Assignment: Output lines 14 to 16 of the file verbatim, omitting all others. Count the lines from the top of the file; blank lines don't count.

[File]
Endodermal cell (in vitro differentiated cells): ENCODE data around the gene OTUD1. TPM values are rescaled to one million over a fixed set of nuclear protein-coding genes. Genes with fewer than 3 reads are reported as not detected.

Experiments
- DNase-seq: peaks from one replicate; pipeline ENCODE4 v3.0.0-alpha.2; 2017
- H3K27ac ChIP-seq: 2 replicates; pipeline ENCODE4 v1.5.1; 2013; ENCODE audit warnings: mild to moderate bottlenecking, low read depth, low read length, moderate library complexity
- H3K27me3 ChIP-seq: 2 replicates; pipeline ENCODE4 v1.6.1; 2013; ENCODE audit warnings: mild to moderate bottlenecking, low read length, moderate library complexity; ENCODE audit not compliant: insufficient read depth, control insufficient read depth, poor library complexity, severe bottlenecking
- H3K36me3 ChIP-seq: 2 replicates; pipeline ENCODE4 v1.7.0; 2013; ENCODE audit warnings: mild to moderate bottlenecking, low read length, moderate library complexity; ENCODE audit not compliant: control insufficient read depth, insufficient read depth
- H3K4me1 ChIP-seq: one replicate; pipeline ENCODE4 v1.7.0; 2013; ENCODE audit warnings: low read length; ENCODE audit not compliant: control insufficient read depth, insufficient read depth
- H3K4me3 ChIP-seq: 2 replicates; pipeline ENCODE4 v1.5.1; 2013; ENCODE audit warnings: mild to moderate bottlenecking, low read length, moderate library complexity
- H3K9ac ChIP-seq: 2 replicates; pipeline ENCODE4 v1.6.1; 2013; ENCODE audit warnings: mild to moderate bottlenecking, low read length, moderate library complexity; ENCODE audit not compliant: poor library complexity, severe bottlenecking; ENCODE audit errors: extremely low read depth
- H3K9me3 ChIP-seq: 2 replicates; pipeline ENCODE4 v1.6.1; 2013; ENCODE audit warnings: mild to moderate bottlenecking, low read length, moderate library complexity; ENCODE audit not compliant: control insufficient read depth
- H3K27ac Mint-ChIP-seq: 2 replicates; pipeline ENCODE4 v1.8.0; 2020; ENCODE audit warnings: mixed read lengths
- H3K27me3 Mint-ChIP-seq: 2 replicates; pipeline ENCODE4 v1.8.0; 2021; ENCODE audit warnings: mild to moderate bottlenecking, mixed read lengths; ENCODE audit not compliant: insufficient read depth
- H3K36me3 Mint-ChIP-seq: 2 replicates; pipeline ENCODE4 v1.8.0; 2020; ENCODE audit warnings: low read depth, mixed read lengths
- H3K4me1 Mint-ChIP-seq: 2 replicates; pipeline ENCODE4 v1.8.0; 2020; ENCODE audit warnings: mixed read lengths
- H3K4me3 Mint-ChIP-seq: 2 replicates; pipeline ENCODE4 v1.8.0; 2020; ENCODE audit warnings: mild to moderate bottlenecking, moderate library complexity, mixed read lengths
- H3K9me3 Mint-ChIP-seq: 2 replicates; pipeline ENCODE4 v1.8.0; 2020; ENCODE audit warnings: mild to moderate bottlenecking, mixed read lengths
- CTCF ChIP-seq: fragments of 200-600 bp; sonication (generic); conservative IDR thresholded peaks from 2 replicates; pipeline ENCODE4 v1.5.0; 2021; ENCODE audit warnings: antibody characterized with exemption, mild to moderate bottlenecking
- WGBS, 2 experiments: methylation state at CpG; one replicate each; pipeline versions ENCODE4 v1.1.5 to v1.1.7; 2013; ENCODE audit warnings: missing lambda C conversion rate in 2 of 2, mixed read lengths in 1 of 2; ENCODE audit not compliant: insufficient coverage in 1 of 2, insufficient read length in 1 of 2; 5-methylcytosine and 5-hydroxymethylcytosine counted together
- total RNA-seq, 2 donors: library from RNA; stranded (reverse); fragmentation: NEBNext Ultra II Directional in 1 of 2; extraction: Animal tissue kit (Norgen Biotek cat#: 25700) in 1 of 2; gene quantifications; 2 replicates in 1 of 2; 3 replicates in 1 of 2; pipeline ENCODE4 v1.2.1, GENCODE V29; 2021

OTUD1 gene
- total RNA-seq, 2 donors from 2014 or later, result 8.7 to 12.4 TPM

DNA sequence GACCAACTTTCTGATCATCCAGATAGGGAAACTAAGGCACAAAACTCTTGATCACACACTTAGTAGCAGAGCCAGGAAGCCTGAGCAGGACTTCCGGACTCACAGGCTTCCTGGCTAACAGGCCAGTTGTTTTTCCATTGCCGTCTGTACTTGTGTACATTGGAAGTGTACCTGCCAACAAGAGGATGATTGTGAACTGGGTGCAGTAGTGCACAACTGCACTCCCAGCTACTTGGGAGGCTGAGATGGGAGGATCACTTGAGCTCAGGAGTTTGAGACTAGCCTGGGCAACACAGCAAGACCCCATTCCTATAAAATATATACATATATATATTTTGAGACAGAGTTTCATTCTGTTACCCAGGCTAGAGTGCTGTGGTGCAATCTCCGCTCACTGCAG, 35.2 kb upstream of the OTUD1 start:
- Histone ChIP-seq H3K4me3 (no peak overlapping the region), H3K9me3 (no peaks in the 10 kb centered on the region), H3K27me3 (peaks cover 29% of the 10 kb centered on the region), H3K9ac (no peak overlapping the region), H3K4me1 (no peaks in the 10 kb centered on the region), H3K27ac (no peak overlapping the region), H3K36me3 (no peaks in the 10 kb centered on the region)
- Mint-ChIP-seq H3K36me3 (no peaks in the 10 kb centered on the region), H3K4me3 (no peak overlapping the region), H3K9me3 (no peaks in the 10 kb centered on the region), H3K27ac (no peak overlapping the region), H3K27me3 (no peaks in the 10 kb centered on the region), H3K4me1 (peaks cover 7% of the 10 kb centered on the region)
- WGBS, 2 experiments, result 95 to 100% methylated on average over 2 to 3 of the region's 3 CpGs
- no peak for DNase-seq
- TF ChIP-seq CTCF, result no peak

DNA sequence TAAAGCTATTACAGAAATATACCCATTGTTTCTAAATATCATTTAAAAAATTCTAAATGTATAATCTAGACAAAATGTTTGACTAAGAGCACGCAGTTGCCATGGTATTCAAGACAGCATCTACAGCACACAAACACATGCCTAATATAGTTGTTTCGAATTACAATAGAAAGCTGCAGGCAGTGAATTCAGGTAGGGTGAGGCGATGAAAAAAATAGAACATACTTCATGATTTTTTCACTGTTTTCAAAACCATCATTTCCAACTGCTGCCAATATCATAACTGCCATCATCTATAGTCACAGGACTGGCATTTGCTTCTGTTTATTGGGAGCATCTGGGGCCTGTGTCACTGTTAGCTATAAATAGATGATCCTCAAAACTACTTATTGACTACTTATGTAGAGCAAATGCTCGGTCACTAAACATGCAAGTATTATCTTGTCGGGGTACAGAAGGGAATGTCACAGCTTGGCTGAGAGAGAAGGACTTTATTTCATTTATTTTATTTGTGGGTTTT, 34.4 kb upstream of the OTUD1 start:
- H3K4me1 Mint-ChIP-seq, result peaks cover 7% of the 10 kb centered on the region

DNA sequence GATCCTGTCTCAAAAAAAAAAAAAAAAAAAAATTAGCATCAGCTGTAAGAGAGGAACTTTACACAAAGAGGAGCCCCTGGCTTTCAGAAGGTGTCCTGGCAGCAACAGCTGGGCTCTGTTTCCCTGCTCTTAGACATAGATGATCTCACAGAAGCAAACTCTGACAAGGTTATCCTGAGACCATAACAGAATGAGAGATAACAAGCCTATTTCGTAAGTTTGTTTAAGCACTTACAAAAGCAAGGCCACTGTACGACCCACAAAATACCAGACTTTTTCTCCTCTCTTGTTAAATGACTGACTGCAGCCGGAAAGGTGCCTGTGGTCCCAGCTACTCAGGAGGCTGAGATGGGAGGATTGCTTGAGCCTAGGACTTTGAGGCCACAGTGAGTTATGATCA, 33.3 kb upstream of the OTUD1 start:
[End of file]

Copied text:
- H3K4me1 Mint-ChIP-seq: 2 replicates; pipeline ENCODE4 v1.8.0; 2020; ENCODE audit warnings: mixed read lengths
- H3K4me3 Mint-ChIP-seq: 2 replicates; pipeline ENCODE4 v1.8.0; 2020; ENCODE audit warnings: mild to moderate bottlenecking, moderate library complexity, mixed read lengths
- H3K9me3 Mint-ChIP-seq: 2 replicates; pipeline ENCODE4 v1.8.0; 2020; ENCODE audit warnings: mild to moderate bottlenecking, mixed read lengths